The affixed lens offers you the longest zoom I have seen of an attached lens, with a range of a super wide-angle of 22.5mm to 810mm equivalent, giving you the versatility of continuous shooting without having to worry about Coolpix P500 LCD Out Flatchanging lenses. The camera also offers 3.0” tilting LCD (liquid crystal display) with 921k dot resolution (about 640×480 resolution) incorporating 12.1 megapixels back illuminated CMOS (complementary metal-oxide semiconductor) sensor to provide, theoretically, low light effectiveness. The electronic viewfinder (EVF) sits right above the LCD.

The Coolpix has a light sensitivity range starting from ISO 160 and ending at ISO 3200 that you can set manually. But there are also AUTO ISO, separate auto high ISO and fixed auto ISO settings.  The latter allows the ISO to be limited to ISO 160 – 200 or ISO 160 – 400 preventing noise and the degradation of the shot.

Additional benefits of the Nikon Coolpix P500 include a full HD video, stereo audio, and a full set of manual exposure controls. In addition to the zoom lever encircling the shutter release button, the P500 also has a second zoom control set into the side of the lens barrel should you want to slow down the zooming.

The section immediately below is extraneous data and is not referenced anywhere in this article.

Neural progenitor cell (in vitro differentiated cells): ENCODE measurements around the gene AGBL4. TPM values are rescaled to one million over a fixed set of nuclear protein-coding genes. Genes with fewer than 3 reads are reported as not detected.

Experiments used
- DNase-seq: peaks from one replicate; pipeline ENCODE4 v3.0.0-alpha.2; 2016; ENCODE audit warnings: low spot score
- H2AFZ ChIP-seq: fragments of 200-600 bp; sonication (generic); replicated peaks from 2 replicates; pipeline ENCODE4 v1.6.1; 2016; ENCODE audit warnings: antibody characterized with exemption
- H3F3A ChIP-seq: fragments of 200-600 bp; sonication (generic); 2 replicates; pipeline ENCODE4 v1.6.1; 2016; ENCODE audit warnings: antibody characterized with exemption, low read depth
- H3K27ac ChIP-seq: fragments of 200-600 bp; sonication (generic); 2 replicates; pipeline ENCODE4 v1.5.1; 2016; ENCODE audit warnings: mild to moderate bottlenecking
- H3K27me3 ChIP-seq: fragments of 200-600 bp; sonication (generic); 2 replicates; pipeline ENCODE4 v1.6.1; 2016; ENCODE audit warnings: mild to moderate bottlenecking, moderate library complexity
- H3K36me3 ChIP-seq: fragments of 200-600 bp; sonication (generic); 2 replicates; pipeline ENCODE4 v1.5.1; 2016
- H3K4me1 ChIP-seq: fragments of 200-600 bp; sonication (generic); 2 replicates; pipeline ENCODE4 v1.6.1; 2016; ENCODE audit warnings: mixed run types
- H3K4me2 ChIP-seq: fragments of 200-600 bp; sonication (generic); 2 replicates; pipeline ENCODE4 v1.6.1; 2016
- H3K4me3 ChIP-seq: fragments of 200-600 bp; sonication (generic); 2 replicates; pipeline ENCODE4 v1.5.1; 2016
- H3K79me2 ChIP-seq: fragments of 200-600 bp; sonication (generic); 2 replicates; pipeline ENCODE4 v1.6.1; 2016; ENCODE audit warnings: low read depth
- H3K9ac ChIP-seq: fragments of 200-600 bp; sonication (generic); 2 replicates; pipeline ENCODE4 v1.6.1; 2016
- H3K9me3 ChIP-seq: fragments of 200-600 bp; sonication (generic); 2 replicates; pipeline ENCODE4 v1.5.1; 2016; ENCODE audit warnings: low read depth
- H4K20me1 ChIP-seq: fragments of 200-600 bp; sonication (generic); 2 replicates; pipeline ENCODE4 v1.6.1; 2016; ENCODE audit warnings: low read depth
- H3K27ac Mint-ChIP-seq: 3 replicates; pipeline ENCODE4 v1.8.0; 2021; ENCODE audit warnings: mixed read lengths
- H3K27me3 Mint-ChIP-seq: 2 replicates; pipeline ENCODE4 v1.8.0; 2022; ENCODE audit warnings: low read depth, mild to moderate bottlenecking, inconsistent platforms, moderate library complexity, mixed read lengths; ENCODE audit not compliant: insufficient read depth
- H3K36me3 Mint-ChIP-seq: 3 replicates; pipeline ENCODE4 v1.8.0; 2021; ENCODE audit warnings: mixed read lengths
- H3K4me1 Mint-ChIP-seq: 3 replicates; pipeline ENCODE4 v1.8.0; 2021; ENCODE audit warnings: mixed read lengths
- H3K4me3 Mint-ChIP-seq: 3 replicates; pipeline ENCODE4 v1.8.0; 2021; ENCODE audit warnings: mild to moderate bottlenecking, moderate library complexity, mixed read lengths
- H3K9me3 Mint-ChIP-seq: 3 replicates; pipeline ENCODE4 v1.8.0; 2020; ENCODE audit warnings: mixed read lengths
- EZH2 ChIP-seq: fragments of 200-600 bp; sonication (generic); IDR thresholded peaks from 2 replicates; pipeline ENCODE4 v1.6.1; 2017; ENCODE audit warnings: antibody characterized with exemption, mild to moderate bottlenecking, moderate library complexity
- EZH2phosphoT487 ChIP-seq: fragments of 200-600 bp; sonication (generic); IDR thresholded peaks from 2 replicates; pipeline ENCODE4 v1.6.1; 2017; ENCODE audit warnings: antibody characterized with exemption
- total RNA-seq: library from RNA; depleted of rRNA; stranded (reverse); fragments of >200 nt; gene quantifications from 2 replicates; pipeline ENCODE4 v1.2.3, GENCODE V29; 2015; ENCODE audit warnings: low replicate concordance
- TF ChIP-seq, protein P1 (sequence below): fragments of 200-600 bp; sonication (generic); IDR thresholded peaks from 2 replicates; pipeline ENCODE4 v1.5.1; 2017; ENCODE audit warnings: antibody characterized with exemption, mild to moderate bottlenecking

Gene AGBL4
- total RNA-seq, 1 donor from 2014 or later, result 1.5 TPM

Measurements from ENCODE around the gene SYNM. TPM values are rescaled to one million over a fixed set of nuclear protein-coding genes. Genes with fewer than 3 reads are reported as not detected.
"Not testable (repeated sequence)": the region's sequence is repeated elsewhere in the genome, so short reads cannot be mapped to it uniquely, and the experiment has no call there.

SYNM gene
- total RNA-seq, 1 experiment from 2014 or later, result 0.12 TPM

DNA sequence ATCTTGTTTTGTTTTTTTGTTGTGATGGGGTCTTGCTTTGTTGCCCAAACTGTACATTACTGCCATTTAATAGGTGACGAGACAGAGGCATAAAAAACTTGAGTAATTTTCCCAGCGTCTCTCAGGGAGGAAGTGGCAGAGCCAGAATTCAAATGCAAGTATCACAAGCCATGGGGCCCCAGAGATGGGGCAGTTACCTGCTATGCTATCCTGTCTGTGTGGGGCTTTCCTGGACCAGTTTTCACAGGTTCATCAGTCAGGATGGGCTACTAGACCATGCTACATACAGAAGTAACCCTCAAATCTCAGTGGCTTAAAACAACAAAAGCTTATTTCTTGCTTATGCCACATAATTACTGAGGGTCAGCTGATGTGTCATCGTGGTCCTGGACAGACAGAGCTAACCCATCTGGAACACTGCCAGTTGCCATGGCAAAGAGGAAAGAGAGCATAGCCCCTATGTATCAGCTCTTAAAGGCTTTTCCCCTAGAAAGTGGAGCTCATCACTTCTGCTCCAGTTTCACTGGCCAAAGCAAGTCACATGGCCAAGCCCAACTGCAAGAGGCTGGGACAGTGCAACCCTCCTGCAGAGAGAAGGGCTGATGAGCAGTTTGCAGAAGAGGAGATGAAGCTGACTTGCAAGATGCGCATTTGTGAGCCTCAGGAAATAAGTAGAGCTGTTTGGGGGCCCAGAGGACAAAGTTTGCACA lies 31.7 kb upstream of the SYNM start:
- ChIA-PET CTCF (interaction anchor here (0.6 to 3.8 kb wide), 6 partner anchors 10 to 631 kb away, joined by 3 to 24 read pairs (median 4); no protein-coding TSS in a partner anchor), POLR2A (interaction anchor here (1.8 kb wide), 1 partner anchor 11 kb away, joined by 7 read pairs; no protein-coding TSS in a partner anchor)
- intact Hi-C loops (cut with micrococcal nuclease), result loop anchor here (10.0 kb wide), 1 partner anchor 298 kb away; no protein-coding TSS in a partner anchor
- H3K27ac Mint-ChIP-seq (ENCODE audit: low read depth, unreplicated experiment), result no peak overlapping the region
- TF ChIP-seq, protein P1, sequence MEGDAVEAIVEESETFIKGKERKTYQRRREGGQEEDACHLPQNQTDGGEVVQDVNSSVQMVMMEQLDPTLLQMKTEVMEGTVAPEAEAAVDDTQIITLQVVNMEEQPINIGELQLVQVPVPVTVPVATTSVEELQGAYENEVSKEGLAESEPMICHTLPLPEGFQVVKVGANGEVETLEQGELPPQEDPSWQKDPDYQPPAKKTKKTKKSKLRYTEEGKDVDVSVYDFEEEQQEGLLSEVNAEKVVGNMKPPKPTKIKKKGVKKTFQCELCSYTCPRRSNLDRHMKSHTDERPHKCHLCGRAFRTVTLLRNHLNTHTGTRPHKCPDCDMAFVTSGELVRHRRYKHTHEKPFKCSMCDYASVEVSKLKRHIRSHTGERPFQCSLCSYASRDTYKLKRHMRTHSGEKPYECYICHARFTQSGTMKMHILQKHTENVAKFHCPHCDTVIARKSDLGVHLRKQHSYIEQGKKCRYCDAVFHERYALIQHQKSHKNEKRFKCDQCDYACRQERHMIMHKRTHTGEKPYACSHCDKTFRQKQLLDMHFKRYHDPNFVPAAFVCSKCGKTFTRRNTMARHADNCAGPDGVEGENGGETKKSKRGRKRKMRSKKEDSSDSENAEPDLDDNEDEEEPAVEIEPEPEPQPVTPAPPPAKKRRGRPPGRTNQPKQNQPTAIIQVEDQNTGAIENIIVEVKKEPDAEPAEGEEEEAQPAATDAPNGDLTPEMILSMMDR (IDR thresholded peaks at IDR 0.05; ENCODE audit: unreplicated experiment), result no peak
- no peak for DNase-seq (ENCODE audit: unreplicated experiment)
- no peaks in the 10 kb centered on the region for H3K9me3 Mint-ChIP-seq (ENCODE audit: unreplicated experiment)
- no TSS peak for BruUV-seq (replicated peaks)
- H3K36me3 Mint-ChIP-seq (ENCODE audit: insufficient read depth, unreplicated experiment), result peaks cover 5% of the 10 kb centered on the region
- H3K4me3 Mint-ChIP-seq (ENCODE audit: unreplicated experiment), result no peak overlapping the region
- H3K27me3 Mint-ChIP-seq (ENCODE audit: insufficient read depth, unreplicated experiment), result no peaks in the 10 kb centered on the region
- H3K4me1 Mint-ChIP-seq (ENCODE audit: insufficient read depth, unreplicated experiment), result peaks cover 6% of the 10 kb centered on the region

Some Disadvantages

If you are looking for a pocket size point and shoot, you will probably find the Nikon Coolpix P500 rather bulky as you will have to lug it around slung over your shoulder.

The plastic looking appearance may be a turnoff, but as suggested, the black finish does disguise this well.

If you prefer a fully rotating LCD, the Coolpix’s LCD will be a disappointment.  The LCD cannot flip outward through 180 degrees to one side, or rotated so the screen is facing body inwards. But this is more than Coolpix P500 LCD Outcompensated for in the resolution.

Pressing the P500’s on/off button immediately nudges the lens barrel forward, knocking against the cap preventing the camera from operating fully. Only after 10 or 12 seconds the LCD lights up instructing you to power off and remove the cap. A warning on the cap to remove it before powering up, would have been helpful.

No Doubt, This Camera Rocks!

If you are looking for an older version super zoom to carry around wherever you go, the Nikon Coolpix P500 is certainly the camera.  Beyond this, I would opt for a full DSLR, but be prepared to lug around a couple of lenses.